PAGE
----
OUAGADOUGOU, Burkina Faso—Gunmen killed 24 men, including a church pastor, and kidnapped three others on Sunday in Burkina Faso, an official said. It was the latest attack against a religious leader in the increasingly unstable West African nation.
The mayor of Boundore commune, Sihanri Osangola Brigadie, said the attack occurred in the town of Pansy in Yagha province. The roughly 20 attackers separated men from women close to a Protestant church. At least 10 other people were injured.
“It hurt me when I saw the people,” Brigadie said after visiting some of the victims in the hospital in Dori town, 110 miles from the attack.
The gunmen looted oil and rice from shops and forced the three youth they kidnapped to help transport it on their motorbikes, he said.
Both Christians and Muslims were killed before the church was set on fire, said a government security official in Dori who spoke on condition of anonymity because they weren’t authorized to speak to the media.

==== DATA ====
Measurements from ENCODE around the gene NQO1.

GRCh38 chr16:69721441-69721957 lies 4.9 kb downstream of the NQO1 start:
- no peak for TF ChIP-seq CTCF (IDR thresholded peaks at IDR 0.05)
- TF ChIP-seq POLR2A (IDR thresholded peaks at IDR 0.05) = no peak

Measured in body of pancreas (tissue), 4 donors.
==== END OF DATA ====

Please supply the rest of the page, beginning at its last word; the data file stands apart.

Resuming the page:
Attacks have targeted religious leaders in the area in the past. Last week, also in Yagha province, a retired pastor was killed and another pastor was abducted by gunmen, according to an internal security report for aid workers seen by The Associated Press.
Extremist violence has dramatically escalated in once-peaceful Burkina Faso. Analysts are concerned that attacks against civilians, including against Christians, are increasing “at an alarming rate,” said Corinne Dufka, West Africa director for Human Rights Watch.
“Perpetrators use victims’ links to government or their faith to justify the killings, while others appear to be reprisal killings for killings by the government security forces,” she said.
More than 1,300 civilians were killed in targeted attacks last year in Burkina Faso, more than seven times the previous year, according to Armed Conflict Location and Event Data Project, which collects and analyzes conflict information.
The insecurity has created a humanitarian crisis. More than 760,000 people are internally displaced, according to the government.
By Sam Mednick